March 12, 2008, 06:21 PM ET
Liberal Education and the Major
I spent the day last Friday at an idyllic site in Washington, right across from Senator Clinton’s house, at the Center for Hellenic Studies. This is a cluster of small white buildings in a beautiful green area not far from Dumbarton Oaks in Georgetown.
One of the buildings is a lovely and incredibly high-tech conference center (all four walls are translucent projection screens), and we were there for a meeting of grantees of the Teagle Foundation’s program on “The Scholarly Disciplines and Liberal Education Goals.” The idea is for a number of disciplines to think through how their undergraduate major contributes to the goals of liberal education. Teagle has funded several groups, through their national organizations, and last Friday we met with representatives from the fields of religion, biochemistry/molecular biology, and classics.
James Grossman, of the Newberry Library in Chicago, and I represented the National History Center (the affiliate of the American Historical Association that I wrote about recently). We co-chair an NHC task force that is looking into the history major. We have surveyed a number of undergraduate history departments to see how they structure their curricula and relate to the larger liberal-education efforts on their campuses. We will move on to write a Teagle White Paper with recommendations for departmental changes that might enhance the relationship of the major to liberal education. This is an exciting and potentially interesting project.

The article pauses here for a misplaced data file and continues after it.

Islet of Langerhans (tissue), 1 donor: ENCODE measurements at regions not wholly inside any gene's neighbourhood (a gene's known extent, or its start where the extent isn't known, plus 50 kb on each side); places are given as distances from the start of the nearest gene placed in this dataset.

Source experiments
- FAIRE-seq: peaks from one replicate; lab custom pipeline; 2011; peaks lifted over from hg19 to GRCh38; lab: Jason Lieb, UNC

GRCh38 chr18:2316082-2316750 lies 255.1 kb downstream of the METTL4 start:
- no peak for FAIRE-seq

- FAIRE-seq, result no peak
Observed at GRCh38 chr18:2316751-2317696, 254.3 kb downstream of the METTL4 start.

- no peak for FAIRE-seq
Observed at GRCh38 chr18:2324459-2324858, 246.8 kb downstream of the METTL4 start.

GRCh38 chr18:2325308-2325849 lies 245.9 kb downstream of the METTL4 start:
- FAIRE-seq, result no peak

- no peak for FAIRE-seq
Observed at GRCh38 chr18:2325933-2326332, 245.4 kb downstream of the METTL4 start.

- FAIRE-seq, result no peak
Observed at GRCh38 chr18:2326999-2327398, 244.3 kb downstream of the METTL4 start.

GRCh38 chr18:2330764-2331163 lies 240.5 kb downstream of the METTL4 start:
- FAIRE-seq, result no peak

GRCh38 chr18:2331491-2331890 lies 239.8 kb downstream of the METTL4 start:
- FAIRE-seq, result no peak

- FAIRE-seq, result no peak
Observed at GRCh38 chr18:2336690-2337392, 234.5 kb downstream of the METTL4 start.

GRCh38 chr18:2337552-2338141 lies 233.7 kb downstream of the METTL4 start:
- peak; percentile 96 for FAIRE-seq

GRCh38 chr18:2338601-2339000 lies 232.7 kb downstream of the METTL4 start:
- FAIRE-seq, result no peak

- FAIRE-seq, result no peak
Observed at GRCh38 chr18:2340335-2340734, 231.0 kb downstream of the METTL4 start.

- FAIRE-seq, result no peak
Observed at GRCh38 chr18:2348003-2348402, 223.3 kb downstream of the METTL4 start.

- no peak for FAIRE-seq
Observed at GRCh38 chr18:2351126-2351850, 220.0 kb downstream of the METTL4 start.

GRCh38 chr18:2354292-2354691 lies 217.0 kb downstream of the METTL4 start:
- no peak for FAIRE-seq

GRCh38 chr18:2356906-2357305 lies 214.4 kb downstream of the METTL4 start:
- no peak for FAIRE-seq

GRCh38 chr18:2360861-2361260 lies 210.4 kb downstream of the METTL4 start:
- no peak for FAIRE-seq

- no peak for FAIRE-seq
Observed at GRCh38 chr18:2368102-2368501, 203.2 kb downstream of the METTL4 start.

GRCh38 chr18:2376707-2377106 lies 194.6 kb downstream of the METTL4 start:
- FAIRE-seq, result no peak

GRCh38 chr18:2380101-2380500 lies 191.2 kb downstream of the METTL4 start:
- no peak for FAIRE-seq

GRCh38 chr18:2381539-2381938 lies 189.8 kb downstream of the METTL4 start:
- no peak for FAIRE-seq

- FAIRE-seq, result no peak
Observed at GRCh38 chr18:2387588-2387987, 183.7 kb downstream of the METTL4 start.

But it is complicated, since there are so many different sorts of liberal-education institutions and and so many different sorts of history departments. When we complete our report next summer, I will bring it to your attention again and give you a link to it. For the moment, the major question is the traditional one of how the depth and disciplinary focus of the major can relate to the much broader goals and strategy of liberal, or general, education. It was very helpful to Jim and me to observe the ways in which the other fields are thinking their way through this problem.
I want to call attention to this meeting in order to note my admiration for the distinguished classicist, Bob Connor, the president of the Teagle Foundation. The Teagle mission has for some years been the promotion of liberal education in the liberal-arts colleges. But in the several years since Bob has retired as the Director of the National Humanities Center and taken over the Foundation, it has dramatically expanded its energy and its reach. Its resources are in fact quite limited, but it is getting as much creative bang for its buck as any philanthropic foundation I know. And that, I think, is attributable to the remarkable intelligence and insight of Bob and his colleague, the literary scholar Donna Heiland.
Teagle has recently become an important national force in the liberal education movement. It is showing how focus, discretion, and relentless positive reinforcement of grantees can make philanthropy work. It is therefore a challenge and a pleasure to be a Teagle grantee.